Fertilizing Fruit Trees

(Question)

Last year I planted two pear trees on my back lawn and this year for the first time the trees have blossoms. Although I have fertilized my lawn, I suspect that this may not be enough for the trees. Could you please advise as to what type of fertilizer would be best for these young trees and how much/how often to apply. Thank you. Albert
P.S. I am in Toronto and the trees are exposed to full sun.

(Answer)

Hello Albert

Thank you for contacting the Toronto Master Gardeners.  Good news that your Pears have bloomed.

An excellent resource with great detail about care and management of trees and shrubs is Growing Shrubs and Small Trees in Cold Climates by Nancy Rose, Don Selinger and John Whitman (Contemporary Books, 2001).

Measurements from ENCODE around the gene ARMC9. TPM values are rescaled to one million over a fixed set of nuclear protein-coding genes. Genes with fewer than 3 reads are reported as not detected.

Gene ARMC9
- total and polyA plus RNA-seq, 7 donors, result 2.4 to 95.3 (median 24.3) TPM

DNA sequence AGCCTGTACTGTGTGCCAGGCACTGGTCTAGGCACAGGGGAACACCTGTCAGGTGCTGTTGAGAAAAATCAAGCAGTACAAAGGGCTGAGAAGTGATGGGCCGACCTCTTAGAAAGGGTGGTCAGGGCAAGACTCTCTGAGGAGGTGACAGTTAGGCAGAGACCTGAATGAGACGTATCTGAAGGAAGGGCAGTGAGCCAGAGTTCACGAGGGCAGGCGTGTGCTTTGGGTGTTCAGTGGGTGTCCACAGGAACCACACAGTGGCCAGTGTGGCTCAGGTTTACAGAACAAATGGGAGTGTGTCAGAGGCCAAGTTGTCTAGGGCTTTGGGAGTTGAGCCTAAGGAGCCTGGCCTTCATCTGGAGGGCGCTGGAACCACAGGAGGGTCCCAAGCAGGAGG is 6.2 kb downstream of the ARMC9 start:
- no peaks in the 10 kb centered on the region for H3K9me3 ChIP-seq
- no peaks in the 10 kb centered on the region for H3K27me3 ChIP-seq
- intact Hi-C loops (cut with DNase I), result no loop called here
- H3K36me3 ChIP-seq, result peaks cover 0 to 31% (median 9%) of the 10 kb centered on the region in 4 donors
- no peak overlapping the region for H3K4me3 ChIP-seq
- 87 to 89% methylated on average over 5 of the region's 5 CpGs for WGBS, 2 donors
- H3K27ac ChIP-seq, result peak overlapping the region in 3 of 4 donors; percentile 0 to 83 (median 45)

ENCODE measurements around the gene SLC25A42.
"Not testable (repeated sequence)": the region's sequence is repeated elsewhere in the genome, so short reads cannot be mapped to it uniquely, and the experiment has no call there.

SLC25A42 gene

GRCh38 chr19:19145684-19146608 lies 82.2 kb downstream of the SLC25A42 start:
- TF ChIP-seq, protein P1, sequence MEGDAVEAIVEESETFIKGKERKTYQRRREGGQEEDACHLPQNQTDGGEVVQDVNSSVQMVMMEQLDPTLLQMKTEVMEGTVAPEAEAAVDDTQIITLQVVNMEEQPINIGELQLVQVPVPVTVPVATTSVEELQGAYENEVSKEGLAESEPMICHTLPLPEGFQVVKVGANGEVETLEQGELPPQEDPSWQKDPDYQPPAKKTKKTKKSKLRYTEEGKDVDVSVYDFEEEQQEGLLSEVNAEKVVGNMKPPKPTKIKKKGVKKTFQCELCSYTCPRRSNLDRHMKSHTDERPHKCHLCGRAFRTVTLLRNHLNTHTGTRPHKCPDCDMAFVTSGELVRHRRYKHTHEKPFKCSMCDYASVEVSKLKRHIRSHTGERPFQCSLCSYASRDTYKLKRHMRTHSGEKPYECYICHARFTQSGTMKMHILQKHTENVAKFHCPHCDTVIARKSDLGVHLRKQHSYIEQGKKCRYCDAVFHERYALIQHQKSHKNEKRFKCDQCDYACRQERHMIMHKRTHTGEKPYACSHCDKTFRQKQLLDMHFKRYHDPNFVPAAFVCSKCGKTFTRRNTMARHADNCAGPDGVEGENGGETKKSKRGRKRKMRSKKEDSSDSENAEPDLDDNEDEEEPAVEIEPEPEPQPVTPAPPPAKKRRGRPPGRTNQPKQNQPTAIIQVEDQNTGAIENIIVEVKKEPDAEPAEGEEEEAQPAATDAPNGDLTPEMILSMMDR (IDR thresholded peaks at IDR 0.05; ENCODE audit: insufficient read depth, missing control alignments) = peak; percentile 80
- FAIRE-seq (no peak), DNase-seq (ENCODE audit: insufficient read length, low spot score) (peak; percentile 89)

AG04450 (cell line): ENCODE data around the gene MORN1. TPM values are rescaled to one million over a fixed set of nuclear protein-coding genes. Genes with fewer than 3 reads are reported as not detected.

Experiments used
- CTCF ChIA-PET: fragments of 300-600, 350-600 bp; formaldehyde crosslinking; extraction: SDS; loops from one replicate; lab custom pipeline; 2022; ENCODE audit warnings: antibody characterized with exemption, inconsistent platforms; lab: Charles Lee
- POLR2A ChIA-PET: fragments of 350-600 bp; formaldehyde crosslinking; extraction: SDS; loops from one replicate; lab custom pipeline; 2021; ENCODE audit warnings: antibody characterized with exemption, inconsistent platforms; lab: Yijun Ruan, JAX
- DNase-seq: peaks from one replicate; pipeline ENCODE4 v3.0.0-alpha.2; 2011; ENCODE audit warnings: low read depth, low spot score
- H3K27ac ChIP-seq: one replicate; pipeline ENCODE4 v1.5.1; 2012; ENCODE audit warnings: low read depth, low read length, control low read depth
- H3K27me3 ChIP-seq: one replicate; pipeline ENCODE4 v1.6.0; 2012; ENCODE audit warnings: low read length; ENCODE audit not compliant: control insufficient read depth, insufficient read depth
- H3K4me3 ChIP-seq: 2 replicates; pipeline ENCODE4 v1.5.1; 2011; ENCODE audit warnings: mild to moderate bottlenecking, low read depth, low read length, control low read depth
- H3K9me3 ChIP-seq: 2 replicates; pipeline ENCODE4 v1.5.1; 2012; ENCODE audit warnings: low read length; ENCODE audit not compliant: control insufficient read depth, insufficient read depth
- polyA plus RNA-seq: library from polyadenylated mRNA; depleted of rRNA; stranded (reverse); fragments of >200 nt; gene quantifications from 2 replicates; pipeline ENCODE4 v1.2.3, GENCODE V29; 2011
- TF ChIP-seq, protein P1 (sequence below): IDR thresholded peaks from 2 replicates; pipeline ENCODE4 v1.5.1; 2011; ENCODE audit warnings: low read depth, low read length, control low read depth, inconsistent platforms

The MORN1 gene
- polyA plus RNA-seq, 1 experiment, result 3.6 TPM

I quote from page 228: “Do not fertilize Pears unless they are not growing well. They should put out at least 6 inches (15 cm) of new growth each year. If they are not growing vigorously with good coloration, fertilize lightly the following spring before new growth emerges. Sprinkle 10-10-10 granules around the base of each plant and water immediately to move the fertilizer into the root zone. The use of too much nitrogen can encourage overly lush foliage growth that is most susceptible to fire blight.

If you prefer organic fertilizers, use alfalfa meal (rabbit pellets), blood meal, bone meal, compost, fish emulsion, Milorganite, or rotted manures.  Bone meal must be added to the soil at planting time to be effective.”    Toronto Master Gardeners strongly encourage the use of organic solutions to all garden dilemmas.

I hope that this information is helpful to you.